Obama and the Banality of Small Wrongs

© 2009 Keith McWalter

The political theorist and philosopher Hannah Arendt, in her seminal work, “The Banality of Evil,” posited that the true horror of the Holocaust was not that its atrocities were committed by sociopaths or extremists, but rather that they were committed by everyday, ostensibly normal men and women who were socialized by degrees into believing that their actions were not evil, or would be overlooked. The banality of evil resides in the quotidian nature of its perpetrators and the blandness of their assumption of their own guiltlessness.

American politics and American politicians have frequently relied on the propensity of the electorate to forgive small wrongs in the service of some alleged greater good. In recent years this reliance has become almost institutionalized: Nixon seeking a waiver for Watergate, Reagan ducking Iran-Contra, Clinton making light of Monica, and George W. Bush asking us to overlook a little wiretapping, torture, and suspension of the writ of habeas corpus in his pursuit of evil-doers. What is amazing is how often this has worked, at least for awhile.

Barak Obama campaigned explicitly on the promise of a change from all this. The dignity of his personal bearing, his elevated oratory, and his written words reinforce the expectation, central to his sweep to victory in November’s election, that he would be different, both personally and in the conduct of his administration. In the zone of ethics, he started out well, largely barring lobbyists from his team, setting in motion the closure of Guantanamo, and selecting an attorney general who dares call torture by its name.

But there have been troubling “exceptions” to the ethical standards Obama has espoused. His deputy defense secretary nominee, William Lynn III, is an ex-Raytheon lobbyist. Tom Daschle is a de-facto lobbyist and, it turns out, a tax cheat. Hillary Clinton is walking a fine line of conflicts of interest with her husband’s charities. The same attorney general nominee who called waterboarding torture also had a hand in the pardon of the scurrilous expatriate Marc Rich.

Perhaps most troubling is Obama’s apparent willingness to overlook the failure of Tom Daschle and Timothy Geithner to properly pay their taxes. These are brilliant men of extensive means, accustomed to mastering detail. They are technicians of the law. There is simply no credible excuse for their being off on their reported taxable income by hundreds of thousands of dollars, especially due to the obvious and personal nature of the income we’re talking about: free services on one hand, and grossed-up salary on the other.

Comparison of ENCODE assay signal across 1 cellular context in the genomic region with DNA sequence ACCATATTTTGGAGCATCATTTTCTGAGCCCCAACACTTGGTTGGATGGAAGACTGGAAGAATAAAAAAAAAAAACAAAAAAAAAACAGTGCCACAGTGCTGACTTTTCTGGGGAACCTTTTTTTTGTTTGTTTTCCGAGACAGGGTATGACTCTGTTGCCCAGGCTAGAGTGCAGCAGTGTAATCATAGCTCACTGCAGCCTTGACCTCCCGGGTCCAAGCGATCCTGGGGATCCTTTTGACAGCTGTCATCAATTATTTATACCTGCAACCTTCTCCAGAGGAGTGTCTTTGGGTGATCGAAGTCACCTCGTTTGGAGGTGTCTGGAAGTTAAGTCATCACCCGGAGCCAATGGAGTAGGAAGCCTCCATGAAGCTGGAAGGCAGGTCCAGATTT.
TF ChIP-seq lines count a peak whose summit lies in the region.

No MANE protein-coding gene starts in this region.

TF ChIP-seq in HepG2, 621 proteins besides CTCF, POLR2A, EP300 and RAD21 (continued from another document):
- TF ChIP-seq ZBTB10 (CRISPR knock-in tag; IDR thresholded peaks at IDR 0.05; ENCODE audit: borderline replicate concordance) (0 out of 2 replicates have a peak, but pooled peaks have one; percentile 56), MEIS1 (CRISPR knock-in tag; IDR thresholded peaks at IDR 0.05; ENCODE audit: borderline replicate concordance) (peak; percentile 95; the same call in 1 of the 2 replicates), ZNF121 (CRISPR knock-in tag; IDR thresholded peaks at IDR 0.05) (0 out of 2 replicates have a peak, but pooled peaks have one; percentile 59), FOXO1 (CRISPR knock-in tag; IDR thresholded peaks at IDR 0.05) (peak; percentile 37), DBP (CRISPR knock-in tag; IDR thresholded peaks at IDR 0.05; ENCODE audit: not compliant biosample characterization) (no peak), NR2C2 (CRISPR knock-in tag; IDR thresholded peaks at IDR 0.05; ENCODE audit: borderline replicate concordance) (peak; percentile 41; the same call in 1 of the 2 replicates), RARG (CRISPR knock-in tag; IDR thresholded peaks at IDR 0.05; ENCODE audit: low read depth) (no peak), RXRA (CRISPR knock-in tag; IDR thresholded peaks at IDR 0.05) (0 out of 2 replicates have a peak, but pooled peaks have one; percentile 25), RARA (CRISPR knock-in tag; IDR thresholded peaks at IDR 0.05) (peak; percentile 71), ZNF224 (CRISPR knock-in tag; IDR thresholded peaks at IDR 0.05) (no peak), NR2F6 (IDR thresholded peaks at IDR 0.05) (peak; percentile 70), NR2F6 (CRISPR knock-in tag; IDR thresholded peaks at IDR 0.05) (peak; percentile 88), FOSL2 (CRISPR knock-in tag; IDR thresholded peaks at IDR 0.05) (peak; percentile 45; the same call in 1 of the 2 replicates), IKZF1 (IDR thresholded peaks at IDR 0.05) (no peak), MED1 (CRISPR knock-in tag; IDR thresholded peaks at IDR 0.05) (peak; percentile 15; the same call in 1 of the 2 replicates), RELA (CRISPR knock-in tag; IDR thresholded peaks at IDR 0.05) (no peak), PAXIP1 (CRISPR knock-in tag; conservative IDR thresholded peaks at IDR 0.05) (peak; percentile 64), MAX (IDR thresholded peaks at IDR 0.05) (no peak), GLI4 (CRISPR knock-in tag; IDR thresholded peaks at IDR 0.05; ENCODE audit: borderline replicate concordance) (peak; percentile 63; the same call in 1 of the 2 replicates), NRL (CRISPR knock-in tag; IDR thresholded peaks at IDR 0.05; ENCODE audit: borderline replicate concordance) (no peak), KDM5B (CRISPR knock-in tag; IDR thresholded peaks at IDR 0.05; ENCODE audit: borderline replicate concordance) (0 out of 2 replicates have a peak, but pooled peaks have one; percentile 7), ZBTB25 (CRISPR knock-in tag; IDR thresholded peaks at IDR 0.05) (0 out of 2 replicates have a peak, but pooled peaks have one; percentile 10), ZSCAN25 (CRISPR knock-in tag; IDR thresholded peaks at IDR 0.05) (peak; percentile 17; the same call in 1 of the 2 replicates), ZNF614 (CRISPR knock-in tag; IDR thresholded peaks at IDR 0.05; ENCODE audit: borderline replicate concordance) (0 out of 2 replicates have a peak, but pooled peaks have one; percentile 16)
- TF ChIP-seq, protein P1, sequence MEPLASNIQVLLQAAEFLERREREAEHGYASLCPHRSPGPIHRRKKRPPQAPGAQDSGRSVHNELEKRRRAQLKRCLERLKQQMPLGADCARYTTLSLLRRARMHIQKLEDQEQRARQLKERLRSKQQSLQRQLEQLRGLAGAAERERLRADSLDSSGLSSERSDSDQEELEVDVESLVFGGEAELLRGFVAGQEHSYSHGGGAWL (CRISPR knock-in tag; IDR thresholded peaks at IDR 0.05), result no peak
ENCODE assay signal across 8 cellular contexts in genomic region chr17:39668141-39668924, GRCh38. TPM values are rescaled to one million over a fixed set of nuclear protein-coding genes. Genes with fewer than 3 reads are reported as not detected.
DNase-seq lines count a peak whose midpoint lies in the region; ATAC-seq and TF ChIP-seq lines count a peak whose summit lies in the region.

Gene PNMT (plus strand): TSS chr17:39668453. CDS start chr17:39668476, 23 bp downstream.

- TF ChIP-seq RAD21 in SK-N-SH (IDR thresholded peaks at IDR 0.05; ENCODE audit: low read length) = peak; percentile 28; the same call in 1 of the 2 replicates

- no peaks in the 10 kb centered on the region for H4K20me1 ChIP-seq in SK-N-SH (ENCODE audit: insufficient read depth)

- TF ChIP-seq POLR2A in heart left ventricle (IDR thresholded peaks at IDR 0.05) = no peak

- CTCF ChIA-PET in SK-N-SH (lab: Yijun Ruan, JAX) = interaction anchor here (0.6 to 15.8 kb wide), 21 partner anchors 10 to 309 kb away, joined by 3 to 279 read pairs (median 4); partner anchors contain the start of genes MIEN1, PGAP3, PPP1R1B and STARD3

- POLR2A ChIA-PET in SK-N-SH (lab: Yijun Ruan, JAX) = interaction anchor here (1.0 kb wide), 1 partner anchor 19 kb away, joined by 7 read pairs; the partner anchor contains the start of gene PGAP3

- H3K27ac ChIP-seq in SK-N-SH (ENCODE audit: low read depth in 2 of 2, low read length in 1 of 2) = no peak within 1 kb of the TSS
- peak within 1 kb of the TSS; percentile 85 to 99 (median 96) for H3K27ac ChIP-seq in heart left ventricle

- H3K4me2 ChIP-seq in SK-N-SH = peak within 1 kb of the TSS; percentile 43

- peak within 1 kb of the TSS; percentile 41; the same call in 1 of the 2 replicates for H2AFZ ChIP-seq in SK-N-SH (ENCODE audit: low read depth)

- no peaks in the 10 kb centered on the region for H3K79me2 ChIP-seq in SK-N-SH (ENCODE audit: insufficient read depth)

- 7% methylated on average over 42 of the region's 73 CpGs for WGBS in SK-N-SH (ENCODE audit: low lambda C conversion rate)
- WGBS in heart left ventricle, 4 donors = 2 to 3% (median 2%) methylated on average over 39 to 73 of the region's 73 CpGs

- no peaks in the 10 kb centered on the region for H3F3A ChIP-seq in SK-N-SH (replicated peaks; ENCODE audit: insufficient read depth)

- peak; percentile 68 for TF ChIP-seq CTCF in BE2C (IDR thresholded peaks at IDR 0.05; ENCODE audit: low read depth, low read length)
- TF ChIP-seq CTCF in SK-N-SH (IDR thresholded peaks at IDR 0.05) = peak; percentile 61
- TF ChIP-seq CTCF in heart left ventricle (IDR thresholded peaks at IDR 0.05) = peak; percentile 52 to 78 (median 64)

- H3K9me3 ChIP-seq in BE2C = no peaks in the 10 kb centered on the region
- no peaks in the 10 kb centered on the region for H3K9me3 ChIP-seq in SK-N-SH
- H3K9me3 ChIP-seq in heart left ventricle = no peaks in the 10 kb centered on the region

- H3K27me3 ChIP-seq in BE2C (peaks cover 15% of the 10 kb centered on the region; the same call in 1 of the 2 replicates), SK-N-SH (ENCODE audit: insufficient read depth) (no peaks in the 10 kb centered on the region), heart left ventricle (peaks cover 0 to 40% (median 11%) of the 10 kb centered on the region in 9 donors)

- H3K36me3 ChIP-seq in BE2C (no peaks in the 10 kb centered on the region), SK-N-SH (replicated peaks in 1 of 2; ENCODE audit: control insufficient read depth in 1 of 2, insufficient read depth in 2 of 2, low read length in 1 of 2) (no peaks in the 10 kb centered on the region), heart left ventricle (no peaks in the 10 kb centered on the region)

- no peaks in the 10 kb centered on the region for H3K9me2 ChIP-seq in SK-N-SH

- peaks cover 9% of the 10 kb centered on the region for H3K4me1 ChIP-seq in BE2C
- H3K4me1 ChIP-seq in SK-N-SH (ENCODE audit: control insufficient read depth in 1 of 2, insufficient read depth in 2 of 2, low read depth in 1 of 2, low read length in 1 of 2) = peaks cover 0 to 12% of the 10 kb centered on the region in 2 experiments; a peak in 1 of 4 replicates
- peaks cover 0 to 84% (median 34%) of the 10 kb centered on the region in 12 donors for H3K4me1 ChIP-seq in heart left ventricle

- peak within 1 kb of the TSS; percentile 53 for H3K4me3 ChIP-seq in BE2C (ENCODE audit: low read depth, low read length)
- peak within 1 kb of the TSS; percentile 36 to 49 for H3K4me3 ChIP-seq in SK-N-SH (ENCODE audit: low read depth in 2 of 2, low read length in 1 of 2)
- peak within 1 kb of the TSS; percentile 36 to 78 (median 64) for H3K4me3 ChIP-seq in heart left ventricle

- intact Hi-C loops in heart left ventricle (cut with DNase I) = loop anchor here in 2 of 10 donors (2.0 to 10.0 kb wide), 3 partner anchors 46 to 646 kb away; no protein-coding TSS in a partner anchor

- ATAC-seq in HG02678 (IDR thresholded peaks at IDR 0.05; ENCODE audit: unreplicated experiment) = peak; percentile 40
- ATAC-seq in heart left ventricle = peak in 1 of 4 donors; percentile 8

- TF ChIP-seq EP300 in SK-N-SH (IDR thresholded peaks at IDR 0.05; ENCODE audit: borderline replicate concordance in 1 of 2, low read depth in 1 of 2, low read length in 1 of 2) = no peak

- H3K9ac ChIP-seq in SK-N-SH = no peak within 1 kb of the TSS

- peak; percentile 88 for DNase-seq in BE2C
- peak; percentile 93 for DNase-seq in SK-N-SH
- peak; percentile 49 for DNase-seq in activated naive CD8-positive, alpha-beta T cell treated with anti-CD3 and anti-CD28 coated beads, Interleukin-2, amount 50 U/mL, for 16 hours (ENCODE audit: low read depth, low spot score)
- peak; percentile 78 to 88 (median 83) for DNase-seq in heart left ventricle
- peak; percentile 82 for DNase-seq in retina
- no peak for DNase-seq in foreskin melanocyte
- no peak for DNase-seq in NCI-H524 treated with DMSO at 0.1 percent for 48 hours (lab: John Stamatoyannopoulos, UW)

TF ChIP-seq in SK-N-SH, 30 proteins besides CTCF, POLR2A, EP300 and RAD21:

If Tom Daschle or Tim Geithner had been caught shoplifting in a drugstore, their candidacies would have been over. Their “mistakes” on their taxes are no better than petty theft from the public weal, and “apologizing” for them doesn’t cut it.

These are in a sense small wrongs. They are certainly banal wrongs. But convincing ourselves that they are unimportant wrongs is the first step down a path that we’ve been down too many times before, and that Barak Obama promised to avoid.

There is a double standard here. It’s not the double standard that one political party is constantly accusing the other of applying. Rather, it’s the difference between how the members of an elite –of which both parties are members –treat one another, and how everyone else gets treated. It’s the old boy pass, and we should insist — particularly of this President — that no more be handed out. There should be no “balancing” of wrongs against the long record of these men. Hold them to the standards of their own achievements.

As I write this, Tom Daschle has announced the withdrawl of his name from nomination, as has prospective “efficiency czarina” Nancy Killefer (over another small wrong). This is a good thing, as it evinces an awareness of what’s at stake. The tragedy of the last Bush administration was that small wrongs –as well as some grander ones – were continually forgiven (by the perpetrators, and by the people) in the service of ideology. Our public discourse tends to fall into the rote reactions of the sports fan: my guy good/your guy bad. The fact that we may like a President’s politics, or what he stands for, the fact that we voted for him, is no reason to look away when his choices betray – by small wrongs, or large — the hopes we’ve placed in him. Rather, that is when we the people should scream the loudest.

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